BTW–do I take it that, not only is nesting elements verboten
HTML, but having a series of separate form elements is also no good?
I tried taking my remote_form_for stuff entirely outside the main
form, but it seemed to have no effect…

Thanks!

-Roy

select(p, :role, Person::ROLE_NAMES, {:selected =>
p.person.typical_role}, :id=>“foo”)
(Figured I’d need the empty brackets b/c there are going to be a
series of these–one per found person). But even still I get IDs like
“__ProjectPerson:0x4a43734_role”.

dom ids aren’t allowed to contain[]

Taking those out does not seem to affect the id of the select input–
it’s still unpredictable objectid goo. Can you tell me how to control
what those IDs are set as? Or advise on how I can otherwise get a
handle on the value of the select input so I can stuff it in the :with
argument of link_to?

BTW–do I take it that, not only is nesting elements verboten
HTML, but having a series of separate form elements is also no good?
I tried taking my remote_form_for stuff entirely outside the main
form, but it seemed to have no effect…

Not sure what you mean by that.

Earlier in the thread I asked if it was verboten to have a
remote_form_for nested w/in a form_for. You replied saying (I
thought) that it was illegal to have nested elements per the
HTML standard. So I’m asking if it’s also illegal to have multiple

elements in general? Would also be illegal? If not, conceivably I could move my remote_form_for block outside the form_for block and have a hope of it working. (My experiment with doing that did not work.)

Thanks!

-Roy

On 30 Apr 2008, at 21:00, Roy P. wrote:

Taking those out does not seem to affect the id of the select input–
it’s still unpredictable objectid goo. Can you tell me how to control
what those IDs are set as? Or advise on how I can otherwise get a
handle on the value of the select input so I can stuff it in the :with
argument of link_to?

I rather mangled my previous mail: to set the id of the select tag,
you need

select(p, :role, Person::ROLE_NAMES, {:selected =>
p.person.typical_role}, :id=>“foo”)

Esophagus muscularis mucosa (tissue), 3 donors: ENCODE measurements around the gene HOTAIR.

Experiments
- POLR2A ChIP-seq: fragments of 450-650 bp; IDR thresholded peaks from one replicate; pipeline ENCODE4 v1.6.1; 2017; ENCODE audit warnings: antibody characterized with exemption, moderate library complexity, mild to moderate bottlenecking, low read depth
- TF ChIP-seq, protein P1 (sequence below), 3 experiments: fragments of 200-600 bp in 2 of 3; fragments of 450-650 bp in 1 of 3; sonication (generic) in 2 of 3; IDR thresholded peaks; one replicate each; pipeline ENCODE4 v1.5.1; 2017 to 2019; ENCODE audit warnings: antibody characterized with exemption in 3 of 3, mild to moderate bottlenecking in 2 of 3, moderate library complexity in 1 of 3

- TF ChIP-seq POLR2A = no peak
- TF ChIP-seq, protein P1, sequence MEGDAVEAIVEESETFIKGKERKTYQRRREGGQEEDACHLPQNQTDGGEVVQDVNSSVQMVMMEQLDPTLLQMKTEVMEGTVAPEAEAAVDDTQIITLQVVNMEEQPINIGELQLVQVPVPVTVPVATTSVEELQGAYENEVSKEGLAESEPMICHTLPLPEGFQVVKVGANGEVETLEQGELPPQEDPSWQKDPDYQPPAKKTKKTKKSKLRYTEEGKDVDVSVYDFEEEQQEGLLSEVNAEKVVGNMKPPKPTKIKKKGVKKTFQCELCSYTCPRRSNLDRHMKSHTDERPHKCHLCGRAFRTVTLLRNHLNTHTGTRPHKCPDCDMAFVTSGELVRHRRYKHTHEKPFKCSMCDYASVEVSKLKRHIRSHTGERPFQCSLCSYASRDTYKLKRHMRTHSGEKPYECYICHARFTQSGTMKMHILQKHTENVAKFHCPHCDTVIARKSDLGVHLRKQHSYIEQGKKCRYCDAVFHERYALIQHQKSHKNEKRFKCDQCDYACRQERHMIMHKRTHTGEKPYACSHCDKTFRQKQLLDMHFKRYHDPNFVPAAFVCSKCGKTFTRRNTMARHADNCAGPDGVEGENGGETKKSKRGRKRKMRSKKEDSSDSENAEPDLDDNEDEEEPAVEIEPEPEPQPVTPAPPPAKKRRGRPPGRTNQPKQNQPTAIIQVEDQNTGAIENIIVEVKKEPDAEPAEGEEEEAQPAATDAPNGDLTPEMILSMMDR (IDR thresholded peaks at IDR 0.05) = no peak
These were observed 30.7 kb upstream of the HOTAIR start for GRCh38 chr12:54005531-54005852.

(note the extra {})

thought) that it was illegal to have nested elements per the
HTML standard. So I’m asking if it’s also illegal to have multiple

elements in general? Would also be illegal? If not, conceivably I could move my remote_form_for block outside the form_for block and have a hope of it working. (My experiment with doing that did not work.)

You can have as many forms as you want.

Fred

I rather mangled my previous mail: to set the id of the select tag,
you need

select(p, :role, Person::ROLE_NAMES, {:selected =>
p.person.typical_role}, :id=>“foo”) (note the extra {})

Kick-ass–thanks! I’m finding it tough to know which args should get
batched up together into explicit hashes. I suppose that’s a part of
the learning curve here…

Now since this call is part of a loop through a collection, I had to add
a counter var to unique-ify the ids:

<% row_num = 0 %>
<% for p in ppl %>
<% row_num += 1 %>
<% role_id = “p_role_#{row_num.to_s}” %>

">
<%= h p.person.nom %>
<%= h p.person.organization.abbreviation
%>
<%= select(p, :role, Person::ROLE_NAMES,
{:selected => p.person.typical_role}, :id => role_id) %>
<%= link_to_remote(‘Add’,
:url => {:controller => “project_people”,
:action => “create”,
:person_id => p.person,
:project_id => p.project,
:role => p.role},
:update => ‘roster’,
:method => ‘post’,
:with =>
“‘role=’+encodeURIComponent($F(’#{role_id}’))”
) %>
  </tr>

I’m fine w/that, tho it does feel a bit ghetto to me. Is there a better
way?

Thanks so much for taking the time!

-Roy

On 1 May 2008, at 02:44, Pardee, Roy wrote:

the learning curve here…
Basically you can only omit the hash braces when it’s the last
argument (how would ruby know where to draw the line).

"> :role => p.role}, better way?

Well I’d probably use each_with_index rather than the for loop, but
that’s largely a question of taste. It probably looks neater when it’s
not line wrapped to fit in an email.

Fred

Hi Roy,

Roy P. wrote:

Can you not nest a remote form inside a regular form_for block?

No, you cannot nest forms. That’s what the W3C spec says. You can put
multiple forms on a page. And you can make them appear, visually, to
be
nested. But you can’t have a form tag within a form tag.

HTH,
Bill

@Roy,

It appears that you’re using the row_num (or index of each_with_index)
to artificially create a unique dom id so that you can submit that dom
id with the link_to_remote. Is that accurate? If so, I’d suggest
that you use the person.id rather than creating an artificial one.
Specifically, your ‘role_id’ could be “p_role_#{p.id}”. Assuming that
your ppl collection returns each person only once then you’ve got
unique dom_ids every time.

Even better, if you’re in Rails 2.x, you can use the dom_id helper
method to create the id for you. You’d call it like this:

dom_id(p, :select_role_for) => ‘select_role_for_person_12’

The first parameter is a model object. The helper uses the class name
and id to form the base name in the dom id (here, person_12). The
optional symbol after that is used as a prefix, giving you a nice,
expressive id for your select element. Put those together and you
could have something like this:

<% ppl.each do |employee| %>

<%= h employee.person.nom %> <%= h employee.person.organization.abbreviation %> <%= select(employee, :role, Person::ROLE_NAMES, {:selected=>employee.person.typical_role}, :id=>dom_id(employee, :role_for) %> <%= link_to_remote 'Add', :url=>project_people_path(employee.project, :person_id=>employee.person), :method=>:post, :update=>'roster', :with => "'role=' + encodeURIComponent($F('#{dom_id(employee, :role_for)}'))" ) %> <% end %>

HTH,
AndyV